• 4. Motivation, cont’d. 3. In U.S. consolidation in markets has led to questions about functioning of markets in health care. a. How well are markets working? b. Could further consolidation promoted by health reform be harmful? 4. Need to add to knowledge about conditions under which markets might work. a. Quality, cost, prices (U.S.).
    • 5. Competition and Quality in Health Care 1. Theory a. Regulated prices – competition increases quality (if price > marginal cost; e.g., regulated airline models). i. Quality elasticity of firm’s demand increasing in the # of firms. ii. Competition increases management effectiveness, thereby increasing quality. b. Market determined prices – anything can happen. 2. Evidence is mixed a. Regulated prices i. Medicare – competition improves quality (e.g., Kessler & McClellan, 2000) b. Market determined prices i. U.S. private markets – not so clear (Volpp et al., 2003) ii. U.K. 90s reforms – competition reduced quality (Propper et al, 2008) 3. Little evidence from policies designed to introduce competition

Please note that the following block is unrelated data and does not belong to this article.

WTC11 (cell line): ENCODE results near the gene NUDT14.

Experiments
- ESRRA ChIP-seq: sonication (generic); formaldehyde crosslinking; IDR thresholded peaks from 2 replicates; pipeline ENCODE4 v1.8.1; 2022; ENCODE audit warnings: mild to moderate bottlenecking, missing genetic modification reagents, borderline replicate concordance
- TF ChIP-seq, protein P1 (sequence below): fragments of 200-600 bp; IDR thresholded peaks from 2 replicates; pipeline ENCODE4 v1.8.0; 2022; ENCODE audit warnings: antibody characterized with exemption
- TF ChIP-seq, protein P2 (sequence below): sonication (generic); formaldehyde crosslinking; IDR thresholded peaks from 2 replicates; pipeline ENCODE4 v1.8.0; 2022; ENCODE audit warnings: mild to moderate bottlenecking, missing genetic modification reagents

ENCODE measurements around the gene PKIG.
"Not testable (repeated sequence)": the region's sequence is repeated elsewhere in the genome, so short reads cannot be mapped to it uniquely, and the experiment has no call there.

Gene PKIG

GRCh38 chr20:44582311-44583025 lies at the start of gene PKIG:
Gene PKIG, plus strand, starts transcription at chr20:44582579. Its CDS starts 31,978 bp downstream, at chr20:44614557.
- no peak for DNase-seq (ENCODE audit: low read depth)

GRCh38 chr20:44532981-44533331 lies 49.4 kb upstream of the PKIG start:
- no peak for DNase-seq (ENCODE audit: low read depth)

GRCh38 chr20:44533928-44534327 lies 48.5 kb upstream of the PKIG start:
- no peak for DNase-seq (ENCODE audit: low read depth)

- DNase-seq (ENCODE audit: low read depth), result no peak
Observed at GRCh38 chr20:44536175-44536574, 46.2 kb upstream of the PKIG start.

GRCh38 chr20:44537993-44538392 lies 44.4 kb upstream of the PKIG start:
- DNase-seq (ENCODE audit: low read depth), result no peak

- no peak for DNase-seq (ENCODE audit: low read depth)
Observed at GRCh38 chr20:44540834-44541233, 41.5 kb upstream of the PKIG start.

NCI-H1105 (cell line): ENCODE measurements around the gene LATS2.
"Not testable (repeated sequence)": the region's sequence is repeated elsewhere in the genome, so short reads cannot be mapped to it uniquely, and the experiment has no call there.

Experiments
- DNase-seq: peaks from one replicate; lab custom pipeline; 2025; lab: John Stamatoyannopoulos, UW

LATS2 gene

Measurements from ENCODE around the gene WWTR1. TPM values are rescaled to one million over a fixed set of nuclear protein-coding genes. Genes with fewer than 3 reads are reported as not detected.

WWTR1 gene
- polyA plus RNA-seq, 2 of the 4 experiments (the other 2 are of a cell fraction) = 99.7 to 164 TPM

• 6. Our Contribution 1. Most empirical evidence on the impact of competition on quality uses variation in market structure across existing hospital markets. a. We’d like to randomly assign hospitals to varying degrees of competition. b. Clearly not the case. 2. We exploit a policy “experiment” (NHS) to assess the impact of competition. a. Examine a range of hospital outcomes (measures of quality, quantity/access, spending). 3. Find that lower market concentration is associated with higher quality without a commensurate increase in expenditure.
    • 7. The NHS Reforms 1. 1997- buyers and sellers operated under co- operation and negotiated annual budgets on price and volume. a. Patients had little choice of hospital. b. Quality not contracted on (except waiting times). 2. Policy change initiated in 2003, put in place in 2006 3. GoaI – to promote competition among hospitals